Let’s start with the game’s currencies. There are a few main types: gold, gems, and keys. Gold is your basic and typical in-game reward. You’ll earn a few thousand each day for completing your dailies and some for completing seasonal rewards and the like. Mostly this is spent on leveling up your cards, but there are a few other uses as well.
Gems come in two types: The first is a gold gem, which is like gold in that you’ll also earn it in game from similar activities as the gold is earned but on a much smaller scale, and the second is directly premium only, meaning the only way to obtain it is buying it directly from the shop with real dollars or purchasing a subscription.
The last big type are keys, primarily silver and gold keys. These are both earned frequently through gameplay and are used to open lockboxes that reward various spell cards. Now, as you level up your cards, you need more and more copies of that card to be able to level it up again further. For example, if I have a level 9 basic card, I need to collect 10 copies of that card to level it up. After I’ve got 10 copies, I can spend some amount of gold to level it up to 10, at which point I need to collect more copies again. The decent part about the keys is that while the chances of getting a good card are slim, after 30 draws you’ll get a guarantee, so there’s some consolation for a streak of bad luck.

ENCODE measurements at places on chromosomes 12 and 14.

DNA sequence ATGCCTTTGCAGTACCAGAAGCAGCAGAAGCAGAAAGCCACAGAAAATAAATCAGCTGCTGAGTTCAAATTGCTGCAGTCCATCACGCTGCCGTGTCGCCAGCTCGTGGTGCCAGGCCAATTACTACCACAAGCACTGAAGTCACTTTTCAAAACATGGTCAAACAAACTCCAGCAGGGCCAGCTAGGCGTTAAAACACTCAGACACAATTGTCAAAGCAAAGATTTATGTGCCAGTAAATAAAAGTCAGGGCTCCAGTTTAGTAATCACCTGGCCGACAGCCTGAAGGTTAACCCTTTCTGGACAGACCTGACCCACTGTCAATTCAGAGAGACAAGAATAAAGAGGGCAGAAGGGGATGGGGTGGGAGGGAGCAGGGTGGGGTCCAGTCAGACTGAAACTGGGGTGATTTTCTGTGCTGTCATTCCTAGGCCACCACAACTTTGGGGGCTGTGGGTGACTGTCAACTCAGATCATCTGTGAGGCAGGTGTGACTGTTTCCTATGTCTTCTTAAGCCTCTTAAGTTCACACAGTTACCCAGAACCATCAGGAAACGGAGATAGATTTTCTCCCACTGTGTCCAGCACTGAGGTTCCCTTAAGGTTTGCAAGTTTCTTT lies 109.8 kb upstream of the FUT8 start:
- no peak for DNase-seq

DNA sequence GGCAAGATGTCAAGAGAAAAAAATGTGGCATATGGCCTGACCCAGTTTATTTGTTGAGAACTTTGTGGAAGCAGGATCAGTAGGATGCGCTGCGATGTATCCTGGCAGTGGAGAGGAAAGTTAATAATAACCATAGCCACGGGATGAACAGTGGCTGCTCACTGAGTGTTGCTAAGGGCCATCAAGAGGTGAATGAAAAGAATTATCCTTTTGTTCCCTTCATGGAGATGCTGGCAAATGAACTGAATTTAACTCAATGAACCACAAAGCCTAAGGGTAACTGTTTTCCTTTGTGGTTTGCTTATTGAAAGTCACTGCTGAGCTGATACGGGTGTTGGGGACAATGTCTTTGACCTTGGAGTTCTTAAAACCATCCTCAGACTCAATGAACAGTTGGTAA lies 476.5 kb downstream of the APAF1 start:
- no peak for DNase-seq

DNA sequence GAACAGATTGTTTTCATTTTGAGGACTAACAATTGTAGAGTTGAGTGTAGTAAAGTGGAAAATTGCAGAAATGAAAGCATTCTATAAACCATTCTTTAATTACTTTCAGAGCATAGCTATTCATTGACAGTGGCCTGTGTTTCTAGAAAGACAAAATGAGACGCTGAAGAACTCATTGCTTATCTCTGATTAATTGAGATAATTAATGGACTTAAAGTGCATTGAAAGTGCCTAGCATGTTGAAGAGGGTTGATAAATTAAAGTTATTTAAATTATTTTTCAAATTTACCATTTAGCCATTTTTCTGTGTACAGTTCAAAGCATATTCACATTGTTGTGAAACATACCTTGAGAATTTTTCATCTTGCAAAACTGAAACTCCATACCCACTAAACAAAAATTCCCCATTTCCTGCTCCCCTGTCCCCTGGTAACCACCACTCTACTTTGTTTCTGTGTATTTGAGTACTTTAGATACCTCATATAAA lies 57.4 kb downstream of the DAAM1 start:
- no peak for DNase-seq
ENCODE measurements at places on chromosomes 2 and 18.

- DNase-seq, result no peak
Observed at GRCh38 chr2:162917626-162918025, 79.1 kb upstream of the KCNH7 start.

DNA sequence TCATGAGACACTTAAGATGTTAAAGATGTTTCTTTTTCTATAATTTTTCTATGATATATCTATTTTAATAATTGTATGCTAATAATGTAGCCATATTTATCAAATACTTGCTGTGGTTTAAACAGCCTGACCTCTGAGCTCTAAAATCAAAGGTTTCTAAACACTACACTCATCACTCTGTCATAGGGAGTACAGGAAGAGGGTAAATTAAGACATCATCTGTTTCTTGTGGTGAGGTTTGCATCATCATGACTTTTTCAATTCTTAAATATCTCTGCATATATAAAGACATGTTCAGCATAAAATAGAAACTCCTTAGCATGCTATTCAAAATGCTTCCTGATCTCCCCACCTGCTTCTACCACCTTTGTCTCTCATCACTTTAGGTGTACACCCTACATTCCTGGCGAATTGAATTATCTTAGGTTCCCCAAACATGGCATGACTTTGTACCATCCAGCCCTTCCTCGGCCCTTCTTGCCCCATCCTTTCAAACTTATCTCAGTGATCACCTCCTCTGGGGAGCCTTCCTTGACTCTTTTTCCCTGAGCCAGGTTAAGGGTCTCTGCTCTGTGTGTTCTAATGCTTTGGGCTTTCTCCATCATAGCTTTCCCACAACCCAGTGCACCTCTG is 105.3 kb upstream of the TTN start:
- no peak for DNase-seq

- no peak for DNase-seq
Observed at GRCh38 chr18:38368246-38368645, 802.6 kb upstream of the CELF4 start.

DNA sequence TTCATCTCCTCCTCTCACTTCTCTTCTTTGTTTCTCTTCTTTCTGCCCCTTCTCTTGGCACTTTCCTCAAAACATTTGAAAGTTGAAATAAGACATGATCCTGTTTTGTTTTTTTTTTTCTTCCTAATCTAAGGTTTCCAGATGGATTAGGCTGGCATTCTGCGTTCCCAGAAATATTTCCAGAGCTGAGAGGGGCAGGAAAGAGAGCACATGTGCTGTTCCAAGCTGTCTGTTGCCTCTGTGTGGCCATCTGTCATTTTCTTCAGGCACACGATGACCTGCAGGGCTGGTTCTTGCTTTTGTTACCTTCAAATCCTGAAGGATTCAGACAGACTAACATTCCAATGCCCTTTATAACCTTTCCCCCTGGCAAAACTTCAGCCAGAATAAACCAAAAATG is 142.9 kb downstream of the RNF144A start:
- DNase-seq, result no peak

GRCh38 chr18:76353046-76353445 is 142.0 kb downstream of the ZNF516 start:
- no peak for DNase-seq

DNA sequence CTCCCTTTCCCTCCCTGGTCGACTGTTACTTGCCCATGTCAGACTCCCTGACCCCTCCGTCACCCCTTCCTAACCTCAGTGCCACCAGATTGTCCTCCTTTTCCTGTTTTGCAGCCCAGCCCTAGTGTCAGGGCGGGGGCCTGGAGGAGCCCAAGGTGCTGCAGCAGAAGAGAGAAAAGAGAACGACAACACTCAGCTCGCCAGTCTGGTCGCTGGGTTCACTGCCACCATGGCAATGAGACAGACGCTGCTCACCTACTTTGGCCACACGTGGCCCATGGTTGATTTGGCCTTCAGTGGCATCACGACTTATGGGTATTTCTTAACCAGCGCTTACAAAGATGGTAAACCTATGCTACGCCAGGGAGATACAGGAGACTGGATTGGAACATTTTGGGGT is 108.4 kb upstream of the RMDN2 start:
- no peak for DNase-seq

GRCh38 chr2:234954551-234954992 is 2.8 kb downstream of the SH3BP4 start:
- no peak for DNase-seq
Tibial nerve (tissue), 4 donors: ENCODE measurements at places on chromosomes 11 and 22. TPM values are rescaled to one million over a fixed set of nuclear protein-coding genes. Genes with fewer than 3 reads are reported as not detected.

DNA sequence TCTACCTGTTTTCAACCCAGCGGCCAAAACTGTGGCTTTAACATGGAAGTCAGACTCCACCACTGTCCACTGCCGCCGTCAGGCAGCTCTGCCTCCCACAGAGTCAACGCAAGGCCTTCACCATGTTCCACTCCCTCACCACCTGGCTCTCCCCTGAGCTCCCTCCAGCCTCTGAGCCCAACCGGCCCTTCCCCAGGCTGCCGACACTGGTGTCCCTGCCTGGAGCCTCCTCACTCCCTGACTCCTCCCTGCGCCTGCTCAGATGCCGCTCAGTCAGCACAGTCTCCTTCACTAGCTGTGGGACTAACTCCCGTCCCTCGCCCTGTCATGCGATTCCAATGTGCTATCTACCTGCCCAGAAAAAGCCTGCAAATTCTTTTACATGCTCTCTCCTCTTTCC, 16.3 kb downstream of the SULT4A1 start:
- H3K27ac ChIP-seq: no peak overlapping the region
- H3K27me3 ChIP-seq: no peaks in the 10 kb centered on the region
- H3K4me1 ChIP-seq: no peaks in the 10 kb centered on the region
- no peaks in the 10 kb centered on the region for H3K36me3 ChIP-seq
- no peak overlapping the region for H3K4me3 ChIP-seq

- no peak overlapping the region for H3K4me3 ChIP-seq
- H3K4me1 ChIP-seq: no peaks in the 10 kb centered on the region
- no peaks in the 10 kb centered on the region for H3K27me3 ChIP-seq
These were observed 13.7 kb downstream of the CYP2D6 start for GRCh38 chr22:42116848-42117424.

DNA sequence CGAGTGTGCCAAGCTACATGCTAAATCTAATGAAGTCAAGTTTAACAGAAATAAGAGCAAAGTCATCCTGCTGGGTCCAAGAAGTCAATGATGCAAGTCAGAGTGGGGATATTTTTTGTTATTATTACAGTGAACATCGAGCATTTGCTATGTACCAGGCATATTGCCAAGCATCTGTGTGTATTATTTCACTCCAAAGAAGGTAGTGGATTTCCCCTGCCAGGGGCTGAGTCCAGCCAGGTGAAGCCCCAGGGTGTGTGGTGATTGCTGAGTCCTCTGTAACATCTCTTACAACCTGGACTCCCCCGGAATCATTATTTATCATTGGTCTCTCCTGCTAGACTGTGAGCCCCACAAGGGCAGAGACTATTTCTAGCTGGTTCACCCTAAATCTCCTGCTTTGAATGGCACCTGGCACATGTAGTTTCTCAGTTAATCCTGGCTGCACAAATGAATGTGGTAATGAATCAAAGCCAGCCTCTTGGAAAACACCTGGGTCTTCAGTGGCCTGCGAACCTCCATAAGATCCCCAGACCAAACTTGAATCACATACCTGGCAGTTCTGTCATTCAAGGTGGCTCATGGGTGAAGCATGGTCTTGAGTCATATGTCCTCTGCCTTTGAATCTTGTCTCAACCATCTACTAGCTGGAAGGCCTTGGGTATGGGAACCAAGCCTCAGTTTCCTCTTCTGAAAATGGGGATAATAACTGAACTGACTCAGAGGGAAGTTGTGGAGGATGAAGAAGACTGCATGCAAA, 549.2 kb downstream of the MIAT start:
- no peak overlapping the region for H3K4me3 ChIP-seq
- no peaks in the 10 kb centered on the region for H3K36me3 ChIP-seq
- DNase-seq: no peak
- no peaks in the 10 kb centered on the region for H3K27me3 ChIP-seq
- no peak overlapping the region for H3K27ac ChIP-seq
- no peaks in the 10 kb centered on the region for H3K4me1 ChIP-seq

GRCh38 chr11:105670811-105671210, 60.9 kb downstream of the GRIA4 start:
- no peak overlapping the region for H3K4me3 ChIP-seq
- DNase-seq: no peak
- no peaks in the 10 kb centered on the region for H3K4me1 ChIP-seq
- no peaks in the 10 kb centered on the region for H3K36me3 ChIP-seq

Now, where things begin to get pay-to-win is in the Mystery Wheel and similar systems. The wheel uses a premium mystery wheel key that I believe you can purchase using the gold gems – but they cost so much that you’ll need to buy the gold gems if you really want the treats. Also, of the two or three wheels (they change with the seasons), there’s a unique wand skin, which offers bonuses to dueling and dungeons that are not offered with the earned in game wands – at least not the ones I’ve seen earned.